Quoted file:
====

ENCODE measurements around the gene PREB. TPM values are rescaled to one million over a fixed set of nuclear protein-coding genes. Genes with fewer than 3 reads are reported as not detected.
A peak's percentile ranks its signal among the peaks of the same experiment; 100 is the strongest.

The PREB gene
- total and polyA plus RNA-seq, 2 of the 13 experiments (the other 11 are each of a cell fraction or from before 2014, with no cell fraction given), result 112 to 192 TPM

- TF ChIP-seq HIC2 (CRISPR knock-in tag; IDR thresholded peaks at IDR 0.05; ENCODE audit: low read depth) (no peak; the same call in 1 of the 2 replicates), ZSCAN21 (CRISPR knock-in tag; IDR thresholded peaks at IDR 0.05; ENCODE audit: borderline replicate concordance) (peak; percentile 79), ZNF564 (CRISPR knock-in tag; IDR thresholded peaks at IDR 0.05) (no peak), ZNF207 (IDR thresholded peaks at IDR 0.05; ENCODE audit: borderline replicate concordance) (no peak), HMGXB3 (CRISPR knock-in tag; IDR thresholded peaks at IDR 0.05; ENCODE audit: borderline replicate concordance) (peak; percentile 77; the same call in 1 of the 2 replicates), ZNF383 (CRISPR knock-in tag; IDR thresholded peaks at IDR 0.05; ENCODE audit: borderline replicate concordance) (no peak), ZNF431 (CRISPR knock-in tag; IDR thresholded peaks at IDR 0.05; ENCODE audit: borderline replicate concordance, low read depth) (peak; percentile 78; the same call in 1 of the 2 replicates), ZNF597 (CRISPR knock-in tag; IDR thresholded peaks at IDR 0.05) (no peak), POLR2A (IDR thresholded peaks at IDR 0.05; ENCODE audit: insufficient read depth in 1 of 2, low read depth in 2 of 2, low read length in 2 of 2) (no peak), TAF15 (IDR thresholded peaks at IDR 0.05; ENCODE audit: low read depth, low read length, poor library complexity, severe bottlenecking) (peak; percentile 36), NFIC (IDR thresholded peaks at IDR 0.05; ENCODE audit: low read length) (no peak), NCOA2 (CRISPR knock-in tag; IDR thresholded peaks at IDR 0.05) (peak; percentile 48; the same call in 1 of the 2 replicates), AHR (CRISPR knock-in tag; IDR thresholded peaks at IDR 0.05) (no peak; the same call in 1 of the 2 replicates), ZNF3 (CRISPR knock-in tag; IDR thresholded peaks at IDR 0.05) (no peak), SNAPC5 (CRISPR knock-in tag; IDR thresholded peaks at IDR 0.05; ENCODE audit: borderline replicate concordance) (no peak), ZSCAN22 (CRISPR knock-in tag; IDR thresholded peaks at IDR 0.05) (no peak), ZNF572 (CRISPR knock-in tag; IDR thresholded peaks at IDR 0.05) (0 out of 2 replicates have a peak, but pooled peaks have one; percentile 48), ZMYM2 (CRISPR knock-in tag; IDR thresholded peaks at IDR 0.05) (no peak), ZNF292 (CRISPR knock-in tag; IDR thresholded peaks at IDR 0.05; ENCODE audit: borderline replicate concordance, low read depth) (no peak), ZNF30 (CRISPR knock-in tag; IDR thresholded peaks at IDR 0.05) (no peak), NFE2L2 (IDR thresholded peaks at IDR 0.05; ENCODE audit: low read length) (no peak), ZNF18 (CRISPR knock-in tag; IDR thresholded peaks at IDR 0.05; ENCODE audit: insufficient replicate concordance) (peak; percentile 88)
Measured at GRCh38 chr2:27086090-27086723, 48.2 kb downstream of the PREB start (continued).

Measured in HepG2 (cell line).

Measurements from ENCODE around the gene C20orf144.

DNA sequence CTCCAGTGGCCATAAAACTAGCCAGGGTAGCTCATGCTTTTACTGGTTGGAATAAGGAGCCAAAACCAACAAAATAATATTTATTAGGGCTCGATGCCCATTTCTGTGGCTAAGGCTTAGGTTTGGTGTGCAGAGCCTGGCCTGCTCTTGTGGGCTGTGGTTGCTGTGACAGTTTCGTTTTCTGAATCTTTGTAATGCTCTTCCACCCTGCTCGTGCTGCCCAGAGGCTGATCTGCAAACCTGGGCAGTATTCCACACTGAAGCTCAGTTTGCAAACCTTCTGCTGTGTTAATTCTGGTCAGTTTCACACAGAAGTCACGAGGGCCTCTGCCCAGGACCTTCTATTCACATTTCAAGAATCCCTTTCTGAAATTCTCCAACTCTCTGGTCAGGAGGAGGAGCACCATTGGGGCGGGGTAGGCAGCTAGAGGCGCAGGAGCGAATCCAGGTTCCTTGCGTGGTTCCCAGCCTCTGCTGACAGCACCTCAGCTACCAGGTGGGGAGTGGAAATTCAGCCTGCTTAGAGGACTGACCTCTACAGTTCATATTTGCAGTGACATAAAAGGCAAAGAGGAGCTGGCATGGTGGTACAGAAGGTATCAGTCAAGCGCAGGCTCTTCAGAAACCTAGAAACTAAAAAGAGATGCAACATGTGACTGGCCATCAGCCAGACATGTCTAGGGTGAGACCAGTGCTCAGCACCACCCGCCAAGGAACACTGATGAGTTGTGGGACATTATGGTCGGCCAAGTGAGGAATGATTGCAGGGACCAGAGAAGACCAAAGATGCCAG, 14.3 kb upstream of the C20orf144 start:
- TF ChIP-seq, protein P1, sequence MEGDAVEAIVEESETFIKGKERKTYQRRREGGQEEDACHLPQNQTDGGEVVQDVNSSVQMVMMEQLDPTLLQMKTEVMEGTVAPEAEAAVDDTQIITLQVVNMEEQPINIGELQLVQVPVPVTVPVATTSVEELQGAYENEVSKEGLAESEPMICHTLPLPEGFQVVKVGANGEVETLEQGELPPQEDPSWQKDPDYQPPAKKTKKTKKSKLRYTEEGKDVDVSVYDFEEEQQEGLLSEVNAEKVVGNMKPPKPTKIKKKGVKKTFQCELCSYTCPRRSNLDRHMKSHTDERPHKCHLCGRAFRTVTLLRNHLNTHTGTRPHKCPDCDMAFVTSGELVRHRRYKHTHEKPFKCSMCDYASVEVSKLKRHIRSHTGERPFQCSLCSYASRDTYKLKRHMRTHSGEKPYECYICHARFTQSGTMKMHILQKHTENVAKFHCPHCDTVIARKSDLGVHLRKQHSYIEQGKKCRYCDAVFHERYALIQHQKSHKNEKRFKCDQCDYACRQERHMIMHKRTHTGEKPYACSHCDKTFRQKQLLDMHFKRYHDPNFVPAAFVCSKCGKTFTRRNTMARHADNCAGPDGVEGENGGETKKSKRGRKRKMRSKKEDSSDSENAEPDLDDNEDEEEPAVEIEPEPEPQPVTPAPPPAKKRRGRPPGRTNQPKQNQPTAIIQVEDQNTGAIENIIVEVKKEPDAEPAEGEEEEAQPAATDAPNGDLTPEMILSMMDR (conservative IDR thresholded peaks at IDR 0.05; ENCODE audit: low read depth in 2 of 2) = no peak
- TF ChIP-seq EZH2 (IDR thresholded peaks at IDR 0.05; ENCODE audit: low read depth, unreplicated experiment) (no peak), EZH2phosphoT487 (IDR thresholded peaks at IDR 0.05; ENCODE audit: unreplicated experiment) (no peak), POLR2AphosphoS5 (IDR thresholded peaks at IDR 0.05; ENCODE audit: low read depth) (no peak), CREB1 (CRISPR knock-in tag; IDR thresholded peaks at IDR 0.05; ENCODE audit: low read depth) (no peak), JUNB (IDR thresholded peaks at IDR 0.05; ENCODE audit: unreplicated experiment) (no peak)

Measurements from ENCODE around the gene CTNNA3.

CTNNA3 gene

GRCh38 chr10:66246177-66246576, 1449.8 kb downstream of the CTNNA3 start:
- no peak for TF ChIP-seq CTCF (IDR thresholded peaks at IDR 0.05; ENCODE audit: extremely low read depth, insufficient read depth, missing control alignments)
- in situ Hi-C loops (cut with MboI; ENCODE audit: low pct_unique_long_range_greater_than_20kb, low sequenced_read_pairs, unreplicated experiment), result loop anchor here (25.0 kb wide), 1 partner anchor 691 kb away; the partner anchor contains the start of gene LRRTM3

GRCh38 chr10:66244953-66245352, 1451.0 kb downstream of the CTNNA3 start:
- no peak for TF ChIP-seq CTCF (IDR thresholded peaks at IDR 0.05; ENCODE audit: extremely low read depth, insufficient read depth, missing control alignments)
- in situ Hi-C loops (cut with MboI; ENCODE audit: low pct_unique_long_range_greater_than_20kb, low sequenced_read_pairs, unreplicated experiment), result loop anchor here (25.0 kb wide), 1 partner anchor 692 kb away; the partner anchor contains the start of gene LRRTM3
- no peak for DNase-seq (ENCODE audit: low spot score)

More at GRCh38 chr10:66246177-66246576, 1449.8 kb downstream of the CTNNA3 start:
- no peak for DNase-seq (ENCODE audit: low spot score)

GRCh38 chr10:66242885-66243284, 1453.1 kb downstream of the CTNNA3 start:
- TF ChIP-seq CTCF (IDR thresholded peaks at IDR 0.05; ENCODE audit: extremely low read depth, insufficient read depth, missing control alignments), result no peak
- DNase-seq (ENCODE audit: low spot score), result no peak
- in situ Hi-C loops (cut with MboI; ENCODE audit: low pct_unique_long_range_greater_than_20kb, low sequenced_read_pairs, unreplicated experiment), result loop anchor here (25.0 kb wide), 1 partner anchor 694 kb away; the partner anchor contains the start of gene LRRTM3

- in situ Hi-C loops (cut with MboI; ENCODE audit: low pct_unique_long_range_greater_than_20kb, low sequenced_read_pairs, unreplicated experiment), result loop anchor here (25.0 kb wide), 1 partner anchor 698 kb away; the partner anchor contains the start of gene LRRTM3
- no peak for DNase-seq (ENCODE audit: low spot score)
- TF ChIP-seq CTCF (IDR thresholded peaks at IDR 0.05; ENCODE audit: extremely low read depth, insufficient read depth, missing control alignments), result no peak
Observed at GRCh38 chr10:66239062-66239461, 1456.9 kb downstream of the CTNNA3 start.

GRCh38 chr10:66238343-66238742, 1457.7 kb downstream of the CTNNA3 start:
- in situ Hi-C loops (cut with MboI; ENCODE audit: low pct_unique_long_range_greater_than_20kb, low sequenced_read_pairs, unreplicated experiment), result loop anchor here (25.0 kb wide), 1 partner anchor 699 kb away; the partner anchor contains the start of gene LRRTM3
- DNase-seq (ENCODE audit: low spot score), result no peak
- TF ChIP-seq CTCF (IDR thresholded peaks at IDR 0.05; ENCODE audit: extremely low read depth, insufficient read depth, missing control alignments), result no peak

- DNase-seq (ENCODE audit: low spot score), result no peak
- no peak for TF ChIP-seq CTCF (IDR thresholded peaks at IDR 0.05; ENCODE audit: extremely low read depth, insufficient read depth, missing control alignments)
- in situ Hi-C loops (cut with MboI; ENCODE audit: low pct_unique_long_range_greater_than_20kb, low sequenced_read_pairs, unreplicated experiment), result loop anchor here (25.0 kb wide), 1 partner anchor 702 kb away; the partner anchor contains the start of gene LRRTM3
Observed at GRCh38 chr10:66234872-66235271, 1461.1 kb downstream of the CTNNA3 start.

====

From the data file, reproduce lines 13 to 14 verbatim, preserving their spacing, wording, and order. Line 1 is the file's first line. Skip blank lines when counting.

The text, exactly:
CTNNA3 gene

GRCh38 chr10:66246177-66246576, 1449.8 kb downstream of the CTNNA3 start: